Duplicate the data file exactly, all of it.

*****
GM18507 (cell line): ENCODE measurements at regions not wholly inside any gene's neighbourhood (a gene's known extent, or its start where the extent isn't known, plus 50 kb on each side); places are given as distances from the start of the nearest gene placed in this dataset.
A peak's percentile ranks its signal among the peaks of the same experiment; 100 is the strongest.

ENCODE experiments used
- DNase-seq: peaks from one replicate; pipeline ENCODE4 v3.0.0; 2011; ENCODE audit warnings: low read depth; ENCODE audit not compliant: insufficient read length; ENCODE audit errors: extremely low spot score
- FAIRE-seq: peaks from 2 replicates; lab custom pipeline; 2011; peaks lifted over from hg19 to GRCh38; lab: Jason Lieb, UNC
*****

GM18507 (cell line): ENCODE measurements at regions not wholly inside any gene's neighbourhood (a gene's known extent, or its start where the extent isn't known, plus 50 kb on each side); places are given as distances from the start of the nearest gene placed in this dataset.
A peak's percentile ranks its signal among the peaks of the same experiment; 100 is the strongest.

ENCODE experiments used
- DNase-seq: peaks from one replicate; pipeline ENCODE4 v3.0.0; 2011; ENCODE audit warnings: low read depth; ENCODE audit not compliant: insufficient read length; ENCODE audit errors: extremely low spot score
- FAIRE-seq: peaks from 2 replicates; lab custom pipeline; 2011; peaks lifted over from hg19 to GRCh38; lab: Jason Lieb, UNC